Posted by | September 1, 2012 12:47 | Filed under: Top Stories

by Stuart Shapiro

After Paul Ryan’s speech of lies and Clint Eastwood’s embarrassment, Governor Romney’s speech came as something of a relief.  His personal stories were touching and his delivery, uncommonly good for him.  However, the problem was, it was a classical political speech, promising everything and not detailing any sacrifices he would ask.  Noah Millman (at the American Conservative) went even farther:

…quite plainly, Mitt Romney has no intention of saying anything that his audience doesn’t want to hear, and what he thinks his audience wants to hear is that America is great, and the only reason everything isn’t hunky dory is that we are led by a man who doesn’t understand that America is great. So believe in Mitt Romney, who believes in America, and trust that he will do the right things to steer America toward brighter shores.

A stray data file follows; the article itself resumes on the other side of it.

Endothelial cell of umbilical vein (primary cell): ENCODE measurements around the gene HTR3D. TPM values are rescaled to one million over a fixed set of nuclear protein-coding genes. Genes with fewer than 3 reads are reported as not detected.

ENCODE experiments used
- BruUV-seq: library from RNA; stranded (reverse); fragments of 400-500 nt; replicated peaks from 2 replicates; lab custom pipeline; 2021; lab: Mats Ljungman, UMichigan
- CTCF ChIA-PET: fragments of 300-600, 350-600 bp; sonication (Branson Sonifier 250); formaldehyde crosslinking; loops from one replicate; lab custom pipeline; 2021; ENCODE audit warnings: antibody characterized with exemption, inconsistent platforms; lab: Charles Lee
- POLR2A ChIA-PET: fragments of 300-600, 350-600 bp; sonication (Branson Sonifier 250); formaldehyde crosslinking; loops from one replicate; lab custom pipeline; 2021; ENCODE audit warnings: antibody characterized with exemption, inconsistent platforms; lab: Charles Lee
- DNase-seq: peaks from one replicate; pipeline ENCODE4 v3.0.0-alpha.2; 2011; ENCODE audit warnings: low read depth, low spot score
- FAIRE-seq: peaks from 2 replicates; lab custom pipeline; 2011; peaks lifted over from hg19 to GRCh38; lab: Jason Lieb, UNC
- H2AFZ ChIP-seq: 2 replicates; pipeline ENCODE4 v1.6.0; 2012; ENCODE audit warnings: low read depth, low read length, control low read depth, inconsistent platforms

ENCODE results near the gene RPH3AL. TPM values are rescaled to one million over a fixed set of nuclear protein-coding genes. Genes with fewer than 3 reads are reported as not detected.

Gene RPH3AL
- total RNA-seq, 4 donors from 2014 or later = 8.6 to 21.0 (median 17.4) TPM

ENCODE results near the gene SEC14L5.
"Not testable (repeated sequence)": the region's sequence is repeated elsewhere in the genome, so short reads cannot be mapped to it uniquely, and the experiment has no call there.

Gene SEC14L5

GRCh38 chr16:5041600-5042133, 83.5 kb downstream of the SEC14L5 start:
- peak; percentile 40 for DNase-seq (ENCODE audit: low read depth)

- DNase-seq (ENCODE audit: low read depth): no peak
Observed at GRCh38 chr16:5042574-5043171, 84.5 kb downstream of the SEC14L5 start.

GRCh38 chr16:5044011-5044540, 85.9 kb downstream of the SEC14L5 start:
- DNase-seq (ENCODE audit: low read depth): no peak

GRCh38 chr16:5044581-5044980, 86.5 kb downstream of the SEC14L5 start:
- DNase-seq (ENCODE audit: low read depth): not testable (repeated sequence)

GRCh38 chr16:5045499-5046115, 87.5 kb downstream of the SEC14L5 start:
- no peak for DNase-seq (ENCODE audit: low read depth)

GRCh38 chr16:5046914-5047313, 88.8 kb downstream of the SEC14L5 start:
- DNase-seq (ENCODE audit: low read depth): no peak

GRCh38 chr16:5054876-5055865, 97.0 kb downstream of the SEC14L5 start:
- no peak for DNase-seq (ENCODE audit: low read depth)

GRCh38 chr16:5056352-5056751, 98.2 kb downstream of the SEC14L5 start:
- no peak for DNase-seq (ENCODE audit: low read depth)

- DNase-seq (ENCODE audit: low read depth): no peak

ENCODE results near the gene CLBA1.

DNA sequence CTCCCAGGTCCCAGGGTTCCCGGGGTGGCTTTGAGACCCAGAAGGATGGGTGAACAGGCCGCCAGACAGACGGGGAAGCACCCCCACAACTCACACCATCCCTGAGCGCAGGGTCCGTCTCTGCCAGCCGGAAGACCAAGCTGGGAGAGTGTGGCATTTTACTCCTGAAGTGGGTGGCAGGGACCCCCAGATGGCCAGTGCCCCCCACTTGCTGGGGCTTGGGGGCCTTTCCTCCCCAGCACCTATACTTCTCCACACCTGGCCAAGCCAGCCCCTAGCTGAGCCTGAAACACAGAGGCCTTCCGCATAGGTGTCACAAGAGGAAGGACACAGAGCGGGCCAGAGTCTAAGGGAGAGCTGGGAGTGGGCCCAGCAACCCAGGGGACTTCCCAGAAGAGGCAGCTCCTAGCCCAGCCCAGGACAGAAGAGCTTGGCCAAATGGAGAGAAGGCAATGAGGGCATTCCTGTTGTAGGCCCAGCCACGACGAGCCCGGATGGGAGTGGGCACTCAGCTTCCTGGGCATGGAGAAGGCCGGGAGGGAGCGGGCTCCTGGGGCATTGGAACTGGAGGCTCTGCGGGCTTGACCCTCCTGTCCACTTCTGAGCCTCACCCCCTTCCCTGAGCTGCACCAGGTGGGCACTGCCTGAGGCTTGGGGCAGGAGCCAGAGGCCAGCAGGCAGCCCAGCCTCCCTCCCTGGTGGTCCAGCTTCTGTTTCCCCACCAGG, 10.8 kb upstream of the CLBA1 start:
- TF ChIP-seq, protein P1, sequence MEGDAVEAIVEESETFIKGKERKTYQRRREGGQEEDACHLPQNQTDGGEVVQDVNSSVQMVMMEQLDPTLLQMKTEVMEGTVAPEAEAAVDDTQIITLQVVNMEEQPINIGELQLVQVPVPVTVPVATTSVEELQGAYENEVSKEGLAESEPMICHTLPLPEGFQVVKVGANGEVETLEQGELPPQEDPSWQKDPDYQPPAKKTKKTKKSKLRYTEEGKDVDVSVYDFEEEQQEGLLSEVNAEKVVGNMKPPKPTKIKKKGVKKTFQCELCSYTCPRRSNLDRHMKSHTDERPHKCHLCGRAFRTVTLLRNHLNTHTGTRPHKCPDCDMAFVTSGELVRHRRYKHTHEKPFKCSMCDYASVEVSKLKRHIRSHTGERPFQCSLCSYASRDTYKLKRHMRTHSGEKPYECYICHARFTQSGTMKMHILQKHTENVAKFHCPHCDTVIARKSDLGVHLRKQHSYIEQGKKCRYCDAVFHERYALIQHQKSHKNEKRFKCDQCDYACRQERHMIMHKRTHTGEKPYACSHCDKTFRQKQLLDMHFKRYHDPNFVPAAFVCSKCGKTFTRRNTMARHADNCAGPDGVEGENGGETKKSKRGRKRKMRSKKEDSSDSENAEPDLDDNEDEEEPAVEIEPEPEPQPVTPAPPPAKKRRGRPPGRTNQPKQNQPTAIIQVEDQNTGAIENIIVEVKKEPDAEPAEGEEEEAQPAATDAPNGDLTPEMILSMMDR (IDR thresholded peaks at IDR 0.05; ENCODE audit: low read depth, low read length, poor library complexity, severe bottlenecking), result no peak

That’s the whole speech, and it’s the whole campaign. It’s really that infantilizing.

Romney will cut benefits that help millions of Americans.  He will reduce taxes on the wealthiest.  He will reduce protections for public health.  But that doesn’t play well on the campaign trail.  So instead he speaks in platitudes and hopes no one will ask what his plans are.

By: Stuart Shapiro

Stuart is a professor and the Director of the Public Policy
program at the Bloustein School of Planning and Public Policy at Rutgers
University. He teaches economics and cost-benefit analysis and studies
regulation in the United States at both the federal and state levels.
Prior to coming to Rutgers, Stuart worked for five years at the Office
of Management and Budget in Washington under Presidents Clinton and
George W. Bush.